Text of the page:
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Barbara Clark

Motion made, and Question proposed, That this House do now adjourn.— [Mr. Roy.]

6.1 pm

Mr. Ian Liddell-Grainger (Bridgwater) (Con): I am privileged and enormously grateful for the chance to hold this short debate. The House has a precious half hour in which to talk about the plight of one of my constituents. That is important, because Parliament represents the highest court in the land, and today Barbara Clark has 30 minutes of our undivided attention. Let us hope that that 30 minutes will be enough, because the crux of this issue is time. Thirty minutes to hon. Members is like a flake of snow, but to Barbara Clark it is a precious bonus, an extension of life itself. She is watching and listening to us at the moment, hoping on our every word. I would do likewise if I were in her shoes, and I suspect that all hon. Members would.

Barbara's case has come to Parliament because her existence is under mortal threat. She will die if we do nothing, because she is sick with a disease that will certainly kill her unless we act decisively and quickly. I have brought her here to urge common sense and joined-up thinking to address a medical case that has huge implications for thousands of people in this country, particularly women. My constituent has breast cancer, but not an easily treatable form of the disease. The variety that she has contracted does not grow slowly. It gallops, taking over cells and multiplying. It is a frightening and violent insurgent that behaves unpredictably and unpleasantly. It attacks the next target—perhaps a lymph node—going on and on until ultimately it kills.

The bald arithmetic is terrifying. Around 40,000 people are diagnosed every year in the United Kingdom with some form of breast cancer. One in five of those cases—8,000 individuals like Barbara—have the aggressive form. It can be slowed down by existing tried and trusted medicine, but it is desperately hard to stop. This particular cancer contributes heavily to the annual death toll. There are 13,000 funerals every year in Britain because of breast cancer; 35 suffering souls succumb every single day.

We have only half an hour, so I will not waste a single second. The cancer in question has a name—HER2. That stands for human epidermal growth factor receptor 2, a protein. If one has the right amount in one's body, no problem. If, however, one produces too much of it, one may be HER2 positive and be more likely to produce and develop an aggressive cancer. Barbara is HER2 positive. She is also one of the most positive women I have ever met in my life. Her courage is outstanding. She has a total determination despite the disease, which, left to its own cruel devices, will inevitably rob her of life itself.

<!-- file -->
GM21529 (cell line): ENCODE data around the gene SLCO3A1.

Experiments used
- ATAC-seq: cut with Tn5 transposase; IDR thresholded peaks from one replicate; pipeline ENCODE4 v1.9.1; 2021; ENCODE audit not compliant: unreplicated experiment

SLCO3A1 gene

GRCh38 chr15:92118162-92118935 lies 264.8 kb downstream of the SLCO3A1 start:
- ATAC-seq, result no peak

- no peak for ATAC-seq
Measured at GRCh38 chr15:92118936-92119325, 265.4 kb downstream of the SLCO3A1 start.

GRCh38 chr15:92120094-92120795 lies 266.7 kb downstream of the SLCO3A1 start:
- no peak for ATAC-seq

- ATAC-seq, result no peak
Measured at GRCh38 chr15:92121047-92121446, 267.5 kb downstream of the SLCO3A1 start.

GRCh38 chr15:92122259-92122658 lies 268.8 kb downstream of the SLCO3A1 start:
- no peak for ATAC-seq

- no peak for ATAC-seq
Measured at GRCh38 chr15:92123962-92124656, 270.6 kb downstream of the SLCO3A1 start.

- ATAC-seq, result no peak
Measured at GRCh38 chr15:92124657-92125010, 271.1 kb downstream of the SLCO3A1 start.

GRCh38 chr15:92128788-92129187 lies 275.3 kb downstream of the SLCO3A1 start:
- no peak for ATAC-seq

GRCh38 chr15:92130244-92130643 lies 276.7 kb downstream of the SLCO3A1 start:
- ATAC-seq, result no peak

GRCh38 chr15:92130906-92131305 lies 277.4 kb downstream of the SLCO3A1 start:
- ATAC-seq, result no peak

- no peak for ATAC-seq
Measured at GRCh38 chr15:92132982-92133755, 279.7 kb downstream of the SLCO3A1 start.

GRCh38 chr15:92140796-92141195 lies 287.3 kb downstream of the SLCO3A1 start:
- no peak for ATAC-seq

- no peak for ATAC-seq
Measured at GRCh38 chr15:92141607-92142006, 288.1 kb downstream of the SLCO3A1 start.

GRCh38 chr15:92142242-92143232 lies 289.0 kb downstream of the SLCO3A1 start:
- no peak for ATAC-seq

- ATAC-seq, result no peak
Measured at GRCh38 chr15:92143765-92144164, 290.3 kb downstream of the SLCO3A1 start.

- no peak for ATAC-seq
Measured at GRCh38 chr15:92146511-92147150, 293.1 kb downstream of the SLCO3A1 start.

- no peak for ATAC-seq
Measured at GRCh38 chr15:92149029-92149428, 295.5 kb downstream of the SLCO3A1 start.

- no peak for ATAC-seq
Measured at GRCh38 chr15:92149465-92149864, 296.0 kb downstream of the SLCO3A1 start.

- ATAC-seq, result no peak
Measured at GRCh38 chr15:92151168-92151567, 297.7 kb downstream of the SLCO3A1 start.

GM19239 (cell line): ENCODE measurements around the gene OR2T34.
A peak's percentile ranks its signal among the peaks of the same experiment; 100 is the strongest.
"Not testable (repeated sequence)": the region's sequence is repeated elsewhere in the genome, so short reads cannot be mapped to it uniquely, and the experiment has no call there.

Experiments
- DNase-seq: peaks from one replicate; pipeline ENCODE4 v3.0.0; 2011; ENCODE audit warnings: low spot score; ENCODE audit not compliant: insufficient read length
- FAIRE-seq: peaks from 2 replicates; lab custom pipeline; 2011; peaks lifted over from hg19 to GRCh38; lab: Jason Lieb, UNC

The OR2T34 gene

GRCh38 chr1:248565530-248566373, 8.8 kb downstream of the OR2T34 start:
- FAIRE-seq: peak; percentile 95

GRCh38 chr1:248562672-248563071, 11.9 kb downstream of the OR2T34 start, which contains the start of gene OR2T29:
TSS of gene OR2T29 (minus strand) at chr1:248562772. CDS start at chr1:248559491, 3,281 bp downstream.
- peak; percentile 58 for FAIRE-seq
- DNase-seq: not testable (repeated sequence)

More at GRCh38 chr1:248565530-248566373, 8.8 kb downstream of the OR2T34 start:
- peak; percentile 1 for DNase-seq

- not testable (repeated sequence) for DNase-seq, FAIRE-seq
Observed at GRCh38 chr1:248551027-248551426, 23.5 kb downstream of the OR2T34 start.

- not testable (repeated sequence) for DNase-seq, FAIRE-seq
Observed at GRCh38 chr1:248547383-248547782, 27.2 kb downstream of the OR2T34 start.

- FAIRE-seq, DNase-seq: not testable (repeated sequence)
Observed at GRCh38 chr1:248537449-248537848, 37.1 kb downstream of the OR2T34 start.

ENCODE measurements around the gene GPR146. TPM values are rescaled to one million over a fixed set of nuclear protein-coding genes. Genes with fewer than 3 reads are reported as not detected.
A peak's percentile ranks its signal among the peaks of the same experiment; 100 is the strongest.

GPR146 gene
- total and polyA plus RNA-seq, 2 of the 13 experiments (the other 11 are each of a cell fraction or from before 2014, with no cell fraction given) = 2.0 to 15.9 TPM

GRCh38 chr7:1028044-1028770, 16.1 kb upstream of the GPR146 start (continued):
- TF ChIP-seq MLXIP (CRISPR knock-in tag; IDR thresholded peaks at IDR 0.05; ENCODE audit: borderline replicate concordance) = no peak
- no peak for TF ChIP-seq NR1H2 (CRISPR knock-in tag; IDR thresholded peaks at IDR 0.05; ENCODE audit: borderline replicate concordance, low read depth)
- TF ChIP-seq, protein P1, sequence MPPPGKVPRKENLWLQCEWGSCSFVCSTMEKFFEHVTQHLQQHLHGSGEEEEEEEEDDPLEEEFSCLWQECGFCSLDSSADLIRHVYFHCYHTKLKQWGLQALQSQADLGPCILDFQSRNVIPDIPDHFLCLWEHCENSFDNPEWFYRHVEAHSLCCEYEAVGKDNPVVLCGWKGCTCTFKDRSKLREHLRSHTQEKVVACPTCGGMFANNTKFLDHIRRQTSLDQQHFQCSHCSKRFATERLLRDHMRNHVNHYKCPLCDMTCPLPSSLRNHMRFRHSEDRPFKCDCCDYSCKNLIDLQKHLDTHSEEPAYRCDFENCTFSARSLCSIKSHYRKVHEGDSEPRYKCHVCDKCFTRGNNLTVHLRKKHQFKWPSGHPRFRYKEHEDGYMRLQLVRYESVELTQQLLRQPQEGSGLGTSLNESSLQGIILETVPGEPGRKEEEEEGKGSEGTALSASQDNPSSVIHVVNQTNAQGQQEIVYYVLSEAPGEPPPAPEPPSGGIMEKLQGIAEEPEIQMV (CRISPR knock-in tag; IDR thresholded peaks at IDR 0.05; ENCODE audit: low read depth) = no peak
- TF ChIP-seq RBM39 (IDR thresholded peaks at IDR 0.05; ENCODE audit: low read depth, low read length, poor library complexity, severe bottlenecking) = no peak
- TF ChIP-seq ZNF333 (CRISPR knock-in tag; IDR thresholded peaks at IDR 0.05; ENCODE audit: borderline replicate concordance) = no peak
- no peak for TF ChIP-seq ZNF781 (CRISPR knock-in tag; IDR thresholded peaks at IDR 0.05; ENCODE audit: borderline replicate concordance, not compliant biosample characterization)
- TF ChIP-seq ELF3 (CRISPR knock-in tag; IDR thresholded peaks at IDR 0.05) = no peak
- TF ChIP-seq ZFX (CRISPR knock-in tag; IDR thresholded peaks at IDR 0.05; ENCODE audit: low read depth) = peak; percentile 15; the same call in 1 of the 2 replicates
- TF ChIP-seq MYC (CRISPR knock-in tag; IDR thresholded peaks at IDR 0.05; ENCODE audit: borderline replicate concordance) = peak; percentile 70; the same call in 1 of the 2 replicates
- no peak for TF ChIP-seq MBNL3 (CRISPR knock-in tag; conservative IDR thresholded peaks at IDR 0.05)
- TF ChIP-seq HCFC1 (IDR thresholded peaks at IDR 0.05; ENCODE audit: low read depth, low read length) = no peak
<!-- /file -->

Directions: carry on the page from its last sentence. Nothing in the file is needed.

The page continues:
Barbara found a lump in her breast that grew with terrifying speed. Surgery was inevitable, and chemotherapy followed. The signs are that it has now spread to the lymph system. Her regime of treatment is uncomfortable in the extreme. When a human body is slowly drip-fed a cocktail of chemicals designed to wipe out the bad, the good is also likely to be damaged. Hair loss, nausea, memory lapses and lack of energy—
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chemotherapy is a medicinal sledgehammer. It can work well in lesser cancers, but has a far lower rate of success against Barbara's disease.

There is, however, one drug already on the market and in the national health armoury, which could very probably help Barbara right now. I am always wary of using the term "miracle drug". It is a phrase much over-used by tabloid newspapers to describe the latest developments and advances in the ongoing fight against all disease. Too often it is sloppy shorthand for something potentially good but totally untried and untested. Real miracles are, after all, extremely elusive.

However, Herceptin is different. This drug was deliberately designed to target and block the HER2 protein. It came out of an American laboratory in the late 1990s and has been used extensively ever since. Herceptin is already licensed and approved for prescription in the UK. Let me qualify that statement, if I may. Herceptin is already licensed and approved for some limited use in the UK, but in order to get Herceptin, one needs to be extremely sick.

The official guidelines from the National Institute for Health and Clinical Excellence state that patients must be on level 3-plus of their disease. I am not a doctor, but I am told that the calibration runs from one to 10. At level 10, treatment of any type is a waste of time, but at level 3 the disease will already be on its way. HER2, remember, moves like an express train. The official guidance states that patients must already have undergone two full courses of conventional chemotherapy or be able to show that they are ineligible for one of the main agents contained in conventional chemotherapy.

To cut a detailed story short, Herceptin has only been cleared for use with patients who have little hope of survival. It may sound alarmist to call the drug "a last resort", but that is how the national health service currently describes it. Unfortunately for Barbara, she is not quite level three, but it is only a matter of time—probably a short time. Herceptin could save her life now, but the guidelines seem to prevent doctors from acting.

Barbara Clark is not only brave and intelligent, but, having spent her career in nursing, she is not the sort of woman who will take "no" for an answer. She learned about Herceptin in the press and on the internet. If one types "Herceptin" into any of the main search engines, one encounters hundreds of different, highly favourable, worldwide references. When Barbara asked one of her consultants about Herceptin, however, she was greeted with a blank stare—the man had apparently never heard of it.